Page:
Friday, January 22, 2010

Conservatives on party allowances: full coffers and empty words

Over at National Post, is this story about Harper’s oft-unhelpful former advisor Tom Flanagan. Flanagan is suggesting that the publicly funded political party allowances that the Conservatives have pretended to hate since November 2008 are now so entrenched in the system as to make them impossible to eliminate.

To prove his point, Flanagan need only look as far as his own party to find irrefutable evidence.

So convinced are the Conservatives that the $1.95 per vote allowance is the stuff of pure evil and “a waste of taxpayer’s dollars,” that they haven’t failed to cash all $40 million worth of these subsidy cheques since they became government. Seriously, has it not occurred to anyone in Harper’s HQ that it’s more than a little absurd to argue against the subsidies while gladly pocketing $2.6 million worth of them every quarter?

It’s not unheard of for parties to willingly disadvantage themselves to in the name of principle. There is no reason why Roy Romanow, Ed Broadbent or any other of a long line of New Democrat politicians shouldn’t have been appointed to the Senate. Past prime ministers have asked them to. Indeed the advantage of having sage NDPers organizing fundraisers and recruiting candidates from their perch in the Senate would be as big an advantage for the party as it is for Liberals and Conservatives. Yet, New Democrats, long opposed to the undemocratic Senate have denied themselves this perk. Indeed Harper’s Reform Party said they were so opposed to MPs pensions that several of them opted out in the 1990s … only to opt back in later.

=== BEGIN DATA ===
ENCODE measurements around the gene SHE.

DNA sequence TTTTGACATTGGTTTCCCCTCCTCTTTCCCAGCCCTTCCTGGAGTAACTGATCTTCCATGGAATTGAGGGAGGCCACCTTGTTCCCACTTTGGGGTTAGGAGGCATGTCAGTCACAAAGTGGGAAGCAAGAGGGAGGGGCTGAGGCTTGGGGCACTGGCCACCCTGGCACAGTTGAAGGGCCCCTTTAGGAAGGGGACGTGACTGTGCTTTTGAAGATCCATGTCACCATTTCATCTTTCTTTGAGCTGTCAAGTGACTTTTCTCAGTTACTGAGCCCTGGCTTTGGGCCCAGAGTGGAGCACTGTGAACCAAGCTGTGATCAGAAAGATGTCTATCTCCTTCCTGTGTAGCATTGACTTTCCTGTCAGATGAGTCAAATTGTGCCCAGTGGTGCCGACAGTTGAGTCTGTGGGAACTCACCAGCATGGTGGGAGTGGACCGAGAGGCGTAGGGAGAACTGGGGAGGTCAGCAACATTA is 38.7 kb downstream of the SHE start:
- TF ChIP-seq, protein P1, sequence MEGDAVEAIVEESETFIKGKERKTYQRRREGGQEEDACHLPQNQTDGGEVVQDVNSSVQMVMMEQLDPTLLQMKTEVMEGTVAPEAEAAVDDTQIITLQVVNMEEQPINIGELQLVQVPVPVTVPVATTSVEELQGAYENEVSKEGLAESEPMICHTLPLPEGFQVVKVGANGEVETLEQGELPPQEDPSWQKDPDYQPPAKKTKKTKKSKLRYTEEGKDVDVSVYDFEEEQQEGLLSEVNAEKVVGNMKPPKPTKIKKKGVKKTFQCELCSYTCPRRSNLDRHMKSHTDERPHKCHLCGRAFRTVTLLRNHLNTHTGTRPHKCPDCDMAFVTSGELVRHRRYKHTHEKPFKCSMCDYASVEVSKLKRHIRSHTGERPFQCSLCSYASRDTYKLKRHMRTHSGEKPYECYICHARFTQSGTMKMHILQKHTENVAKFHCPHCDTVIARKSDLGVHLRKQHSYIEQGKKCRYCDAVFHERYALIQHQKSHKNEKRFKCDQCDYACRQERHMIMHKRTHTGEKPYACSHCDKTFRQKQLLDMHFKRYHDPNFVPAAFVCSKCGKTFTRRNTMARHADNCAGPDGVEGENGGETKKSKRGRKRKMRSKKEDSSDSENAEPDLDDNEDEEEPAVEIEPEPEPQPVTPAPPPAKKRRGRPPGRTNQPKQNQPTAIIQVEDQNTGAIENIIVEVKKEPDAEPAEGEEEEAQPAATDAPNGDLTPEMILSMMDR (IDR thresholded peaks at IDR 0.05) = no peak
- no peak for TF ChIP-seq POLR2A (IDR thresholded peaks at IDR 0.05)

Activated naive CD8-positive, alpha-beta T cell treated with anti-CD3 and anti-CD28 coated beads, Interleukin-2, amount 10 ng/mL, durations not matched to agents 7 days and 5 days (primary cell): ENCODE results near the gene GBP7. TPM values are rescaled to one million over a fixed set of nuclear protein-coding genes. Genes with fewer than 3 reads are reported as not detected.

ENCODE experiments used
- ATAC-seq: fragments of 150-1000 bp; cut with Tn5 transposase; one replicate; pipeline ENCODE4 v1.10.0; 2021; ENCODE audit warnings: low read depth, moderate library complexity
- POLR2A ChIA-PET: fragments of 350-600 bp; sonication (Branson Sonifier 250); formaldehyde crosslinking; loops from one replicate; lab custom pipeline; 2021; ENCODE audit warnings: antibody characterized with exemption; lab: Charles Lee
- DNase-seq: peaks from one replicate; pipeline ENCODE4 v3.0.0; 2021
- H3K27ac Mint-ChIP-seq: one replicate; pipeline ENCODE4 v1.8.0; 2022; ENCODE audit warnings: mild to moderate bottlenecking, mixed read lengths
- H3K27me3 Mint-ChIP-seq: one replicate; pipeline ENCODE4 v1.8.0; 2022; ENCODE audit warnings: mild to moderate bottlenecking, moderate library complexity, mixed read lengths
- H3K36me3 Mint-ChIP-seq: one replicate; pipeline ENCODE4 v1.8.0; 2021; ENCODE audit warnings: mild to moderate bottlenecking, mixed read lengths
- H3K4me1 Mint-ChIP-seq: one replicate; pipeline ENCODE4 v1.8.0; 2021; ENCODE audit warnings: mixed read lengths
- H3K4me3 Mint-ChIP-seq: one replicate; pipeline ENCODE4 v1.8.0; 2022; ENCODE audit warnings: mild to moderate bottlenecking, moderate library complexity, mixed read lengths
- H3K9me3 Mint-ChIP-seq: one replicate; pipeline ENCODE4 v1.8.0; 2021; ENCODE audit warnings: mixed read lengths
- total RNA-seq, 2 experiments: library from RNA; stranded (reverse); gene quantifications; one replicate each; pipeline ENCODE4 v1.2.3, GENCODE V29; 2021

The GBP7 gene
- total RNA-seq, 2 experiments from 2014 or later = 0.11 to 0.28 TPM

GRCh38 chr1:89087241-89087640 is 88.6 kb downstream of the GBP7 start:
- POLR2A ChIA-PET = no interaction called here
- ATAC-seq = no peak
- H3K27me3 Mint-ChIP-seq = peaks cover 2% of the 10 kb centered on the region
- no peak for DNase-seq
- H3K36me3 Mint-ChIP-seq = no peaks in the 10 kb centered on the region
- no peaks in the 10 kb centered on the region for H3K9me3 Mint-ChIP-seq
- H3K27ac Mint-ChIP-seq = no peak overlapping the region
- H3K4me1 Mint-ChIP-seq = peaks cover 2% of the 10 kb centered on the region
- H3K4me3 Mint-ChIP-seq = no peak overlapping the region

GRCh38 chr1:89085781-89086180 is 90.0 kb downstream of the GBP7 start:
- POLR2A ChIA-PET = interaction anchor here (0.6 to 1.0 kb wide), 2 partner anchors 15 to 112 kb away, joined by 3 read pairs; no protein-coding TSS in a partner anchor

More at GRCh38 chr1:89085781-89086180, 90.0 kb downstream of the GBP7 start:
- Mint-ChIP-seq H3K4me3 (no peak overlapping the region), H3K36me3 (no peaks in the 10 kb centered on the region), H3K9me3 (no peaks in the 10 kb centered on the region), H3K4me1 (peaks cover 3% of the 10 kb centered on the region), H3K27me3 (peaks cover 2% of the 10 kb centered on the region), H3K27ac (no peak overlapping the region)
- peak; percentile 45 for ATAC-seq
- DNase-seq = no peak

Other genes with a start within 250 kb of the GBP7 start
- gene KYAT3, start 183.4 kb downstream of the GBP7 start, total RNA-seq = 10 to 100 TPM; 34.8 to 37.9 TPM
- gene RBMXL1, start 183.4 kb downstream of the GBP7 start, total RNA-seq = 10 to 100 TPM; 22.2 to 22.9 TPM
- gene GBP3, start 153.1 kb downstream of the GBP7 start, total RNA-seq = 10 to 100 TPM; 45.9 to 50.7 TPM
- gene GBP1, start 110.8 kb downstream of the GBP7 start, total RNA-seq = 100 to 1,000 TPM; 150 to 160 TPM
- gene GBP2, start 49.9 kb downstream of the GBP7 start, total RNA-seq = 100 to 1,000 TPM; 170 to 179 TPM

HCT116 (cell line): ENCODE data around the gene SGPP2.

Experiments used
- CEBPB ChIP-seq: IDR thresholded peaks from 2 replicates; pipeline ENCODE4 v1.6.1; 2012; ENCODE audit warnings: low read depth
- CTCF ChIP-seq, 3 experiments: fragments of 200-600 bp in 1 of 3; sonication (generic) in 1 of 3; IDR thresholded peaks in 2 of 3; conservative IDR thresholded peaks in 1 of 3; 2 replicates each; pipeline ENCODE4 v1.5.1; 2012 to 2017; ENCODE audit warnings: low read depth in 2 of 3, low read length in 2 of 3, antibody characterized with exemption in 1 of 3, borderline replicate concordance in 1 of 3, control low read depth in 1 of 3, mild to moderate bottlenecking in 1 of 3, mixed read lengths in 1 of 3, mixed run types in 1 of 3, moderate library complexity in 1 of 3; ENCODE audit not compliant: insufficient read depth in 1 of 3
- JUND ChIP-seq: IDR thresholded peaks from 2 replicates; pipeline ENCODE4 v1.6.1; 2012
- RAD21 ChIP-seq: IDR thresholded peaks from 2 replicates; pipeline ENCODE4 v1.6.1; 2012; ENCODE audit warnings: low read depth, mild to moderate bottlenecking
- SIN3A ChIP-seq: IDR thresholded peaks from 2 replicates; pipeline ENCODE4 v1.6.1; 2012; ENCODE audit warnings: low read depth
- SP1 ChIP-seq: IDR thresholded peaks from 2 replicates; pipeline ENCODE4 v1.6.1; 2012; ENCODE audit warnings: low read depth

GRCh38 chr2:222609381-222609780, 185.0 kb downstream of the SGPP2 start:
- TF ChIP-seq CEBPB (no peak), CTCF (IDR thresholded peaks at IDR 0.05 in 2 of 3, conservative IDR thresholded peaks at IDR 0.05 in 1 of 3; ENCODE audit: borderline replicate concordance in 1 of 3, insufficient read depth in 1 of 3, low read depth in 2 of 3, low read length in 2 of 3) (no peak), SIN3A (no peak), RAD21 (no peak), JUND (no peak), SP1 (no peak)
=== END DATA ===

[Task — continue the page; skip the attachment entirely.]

So, where is this kind of principled opposition when it comes to the Conservatives and the $1.95 subsidy? Seriously, if they are opposed to it, when will they stop cashing the cheques? Until they do, they have zero credibility on the matter and are just playing the same old politics as the Liberals. Until they do, they should stop complaining about something they are as much a party to as any other.

3 comments:

doconnor said...

The NDP also didn't (when it was legal) accept donations from large companies.

The Red Fox said...

If the vote allowance did not exist,what political partys would cease to exist,or have trouble maintaining their presence.The greens and block come to mind,and as single issue partys their demise would not bother this taxpayer.

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